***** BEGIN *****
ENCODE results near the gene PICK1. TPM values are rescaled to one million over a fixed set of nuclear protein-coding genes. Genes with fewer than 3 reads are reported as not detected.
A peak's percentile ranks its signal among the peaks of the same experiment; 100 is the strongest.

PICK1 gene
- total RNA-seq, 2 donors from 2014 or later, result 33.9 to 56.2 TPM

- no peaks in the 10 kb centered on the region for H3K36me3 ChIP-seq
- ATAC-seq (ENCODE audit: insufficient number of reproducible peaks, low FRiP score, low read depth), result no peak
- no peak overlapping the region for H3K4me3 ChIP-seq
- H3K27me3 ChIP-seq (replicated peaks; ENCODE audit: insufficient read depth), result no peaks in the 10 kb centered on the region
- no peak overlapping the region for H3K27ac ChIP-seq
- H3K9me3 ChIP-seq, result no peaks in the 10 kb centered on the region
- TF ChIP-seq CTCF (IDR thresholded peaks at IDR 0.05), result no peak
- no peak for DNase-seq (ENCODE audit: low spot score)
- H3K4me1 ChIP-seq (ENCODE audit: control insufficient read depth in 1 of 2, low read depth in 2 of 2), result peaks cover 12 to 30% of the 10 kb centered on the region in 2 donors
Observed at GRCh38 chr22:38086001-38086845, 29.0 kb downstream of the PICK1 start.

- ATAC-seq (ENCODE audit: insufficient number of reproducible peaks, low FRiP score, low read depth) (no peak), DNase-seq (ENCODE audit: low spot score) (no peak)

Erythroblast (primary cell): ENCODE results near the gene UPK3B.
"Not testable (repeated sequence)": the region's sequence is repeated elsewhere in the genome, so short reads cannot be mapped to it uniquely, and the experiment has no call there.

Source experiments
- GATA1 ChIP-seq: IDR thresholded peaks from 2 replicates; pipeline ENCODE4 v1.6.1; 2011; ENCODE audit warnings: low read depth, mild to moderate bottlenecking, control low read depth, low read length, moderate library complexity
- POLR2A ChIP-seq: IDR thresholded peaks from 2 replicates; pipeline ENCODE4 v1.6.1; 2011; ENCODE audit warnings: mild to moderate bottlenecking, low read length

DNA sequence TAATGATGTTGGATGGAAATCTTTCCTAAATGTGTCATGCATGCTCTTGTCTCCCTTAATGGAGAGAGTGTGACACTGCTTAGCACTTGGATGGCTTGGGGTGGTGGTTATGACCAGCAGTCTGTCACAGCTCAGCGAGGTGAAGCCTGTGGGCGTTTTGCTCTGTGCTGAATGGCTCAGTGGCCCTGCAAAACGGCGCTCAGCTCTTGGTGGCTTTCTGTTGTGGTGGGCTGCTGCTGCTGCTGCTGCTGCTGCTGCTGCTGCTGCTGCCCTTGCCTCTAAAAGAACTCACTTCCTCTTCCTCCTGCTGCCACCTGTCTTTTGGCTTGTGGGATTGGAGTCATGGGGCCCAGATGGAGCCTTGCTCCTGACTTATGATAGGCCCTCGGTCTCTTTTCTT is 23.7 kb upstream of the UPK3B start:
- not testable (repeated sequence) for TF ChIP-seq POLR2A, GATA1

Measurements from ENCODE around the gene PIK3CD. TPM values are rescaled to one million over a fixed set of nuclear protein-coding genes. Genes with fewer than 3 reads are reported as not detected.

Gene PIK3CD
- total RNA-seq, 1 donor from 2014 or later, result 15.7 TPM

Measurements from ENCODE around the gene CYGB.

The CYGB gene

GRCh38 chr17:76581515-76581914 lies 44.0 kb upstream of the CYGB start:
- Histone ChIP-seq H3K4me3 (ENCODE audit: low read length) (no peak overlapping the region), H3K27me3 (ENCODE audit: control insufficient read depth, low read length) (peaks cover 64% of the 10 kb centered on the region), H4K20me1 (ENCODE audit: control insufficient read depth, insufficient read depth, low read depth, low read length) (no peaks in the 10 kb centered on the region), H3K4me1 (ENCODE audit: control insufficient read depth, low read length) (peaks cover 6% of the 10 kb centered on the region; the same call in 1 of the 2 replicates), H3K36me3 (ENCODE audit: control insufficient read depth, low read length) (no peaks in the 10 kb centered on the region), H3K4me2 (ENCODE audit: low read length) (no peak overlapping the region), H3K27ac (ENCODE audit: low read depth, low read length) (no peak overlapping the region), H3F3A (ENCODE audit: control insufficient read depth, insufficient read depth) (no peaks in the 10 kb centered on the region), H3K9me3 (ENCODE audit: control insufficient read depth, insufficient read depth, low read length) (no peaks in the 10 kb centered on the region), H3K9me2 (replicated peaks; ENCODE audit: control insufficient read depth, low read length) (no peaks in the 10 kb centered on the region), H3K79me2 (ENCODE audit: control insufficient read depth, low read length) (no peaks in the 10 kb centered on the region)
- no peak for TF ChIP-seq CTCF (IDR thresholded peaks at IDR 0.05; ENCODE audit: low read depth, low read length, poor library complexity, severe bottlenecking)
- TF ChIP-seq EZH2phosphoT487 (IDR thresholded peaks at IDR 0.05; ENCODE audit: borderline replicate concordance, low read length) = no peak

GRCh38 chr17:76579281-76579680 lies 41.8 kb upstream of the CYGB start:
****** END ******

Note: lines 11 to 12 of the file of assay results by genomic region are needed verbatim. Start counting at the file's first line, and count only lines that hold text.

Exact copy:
- TF ChIP-seq CTCF (IDR thresholded peaks at IDR 0.05), result no peak
- no peak for DNase-seq (ENCODE audit: low spot score)